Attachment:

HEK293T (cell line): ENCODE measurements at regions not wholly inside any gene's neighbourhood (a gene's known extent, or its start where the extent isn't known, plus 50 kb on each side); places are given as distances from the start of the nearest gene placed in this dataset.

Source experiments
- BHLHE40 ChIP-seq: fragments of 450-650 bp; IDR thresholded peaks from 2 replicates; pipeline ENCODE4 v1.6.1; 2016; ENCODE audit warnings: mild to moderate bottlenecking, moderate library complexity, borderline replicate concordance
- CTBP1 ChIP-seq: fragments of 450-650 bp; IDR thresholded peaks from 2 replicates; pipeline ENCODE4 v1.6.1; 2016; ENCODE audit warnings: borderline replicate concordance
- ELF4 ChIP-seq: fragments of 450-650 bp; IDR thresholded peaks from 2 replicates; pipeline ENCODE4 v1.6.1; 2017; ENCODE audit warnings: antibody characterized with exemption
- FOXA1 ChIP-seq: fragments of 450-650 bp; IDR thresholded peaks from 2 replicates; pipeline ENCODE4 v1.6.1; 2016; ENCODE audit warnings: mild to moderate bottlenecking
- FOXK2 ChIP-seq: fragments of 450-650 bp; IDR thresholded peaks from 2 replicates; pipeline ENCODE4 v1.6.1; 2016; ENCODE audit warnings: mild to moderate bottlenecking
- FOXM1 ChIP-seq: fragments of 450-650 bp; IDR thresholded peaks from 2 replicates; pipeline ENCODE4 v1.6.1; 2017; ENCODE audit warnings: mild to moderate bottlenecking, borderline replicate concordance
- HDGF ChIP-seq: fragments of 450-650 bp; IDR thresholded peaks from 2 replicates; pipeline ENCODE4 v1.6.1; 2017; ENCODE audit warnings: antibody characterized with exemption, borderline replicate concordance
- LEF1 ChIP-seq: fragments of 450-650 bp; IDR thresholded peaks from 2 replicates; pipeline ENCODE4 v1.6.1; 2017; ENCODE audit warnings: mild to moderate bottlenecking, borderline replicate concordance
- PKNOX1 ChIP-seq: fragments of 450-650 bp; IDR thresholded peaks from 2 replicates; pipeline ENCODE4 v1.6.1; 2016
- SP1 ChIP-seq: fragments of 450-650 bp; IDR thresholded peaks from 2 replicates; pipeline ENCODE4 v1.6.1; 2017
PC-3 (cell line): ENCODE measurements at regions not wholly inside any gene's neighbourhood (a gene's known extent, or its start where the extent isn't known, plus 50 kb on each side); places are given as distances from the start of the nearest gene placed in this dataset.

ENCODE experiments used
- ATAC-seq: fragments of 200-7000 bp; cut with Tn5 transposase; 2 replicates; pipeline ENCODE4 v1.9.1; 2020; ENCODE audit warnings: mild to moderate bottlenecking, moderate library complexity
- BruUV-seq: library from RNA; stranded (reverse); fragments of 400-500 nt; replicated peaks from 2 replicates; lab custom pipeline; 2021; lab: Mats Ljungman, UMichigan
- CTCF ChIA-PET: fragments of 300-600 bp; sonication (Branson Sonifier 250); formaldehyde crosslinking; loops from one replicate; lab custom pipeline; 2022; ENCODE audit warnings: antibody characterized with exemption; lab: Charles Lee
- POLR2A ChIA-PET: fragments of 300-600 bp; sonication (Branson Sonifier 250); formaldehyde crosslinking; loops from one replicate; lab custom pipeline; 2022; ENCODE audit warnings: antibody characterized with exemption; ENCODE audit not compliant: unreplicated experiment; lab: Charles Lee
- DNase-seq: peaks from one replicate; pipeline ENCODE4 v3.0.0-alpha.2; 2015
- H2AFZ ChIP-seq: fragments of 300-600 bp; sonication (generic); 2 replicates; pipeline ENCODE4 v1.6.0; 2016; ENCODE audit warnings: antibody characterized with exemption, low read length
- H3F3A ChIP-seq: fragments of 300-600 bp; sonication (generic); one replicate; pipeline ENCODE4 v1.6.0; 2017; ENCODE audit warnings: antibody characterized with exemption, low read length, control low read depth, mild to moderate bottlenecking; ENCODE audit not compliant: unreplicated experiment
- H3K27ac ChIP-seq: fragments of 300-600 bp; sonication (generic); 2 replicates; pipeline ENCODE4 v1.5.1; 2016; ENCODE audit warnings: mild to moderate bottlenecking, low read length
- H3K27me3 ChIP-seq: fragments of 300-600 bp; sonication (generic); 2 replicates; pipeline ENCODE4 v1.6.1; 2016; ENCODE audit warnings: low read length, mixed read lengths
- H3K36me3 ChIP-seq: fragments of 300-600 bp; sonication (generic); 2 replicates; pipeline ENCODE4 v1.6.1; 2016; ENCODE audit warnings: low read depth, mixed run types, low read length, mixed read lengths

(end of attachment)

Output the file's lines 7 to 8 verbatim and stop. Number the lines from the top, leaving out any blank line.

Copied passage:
- FOXK2 ChIP-seq: fragments of 450-650 bp; IDR thresholded peaks from 2 replicates; pipeline ENCODE4 v1.6.1; 2016; ENCODE audit warnings: mild to moderate bottlenecking
- FOXM1 ChIP-seq: fragments of 450-650 bp; IDR thresholded peaks from 2 replicates; pipeline ENCODE4 v1.6.1; 2017; ENCODE audit warnings: mild to moderate bottlenecking, borderline replicate concordance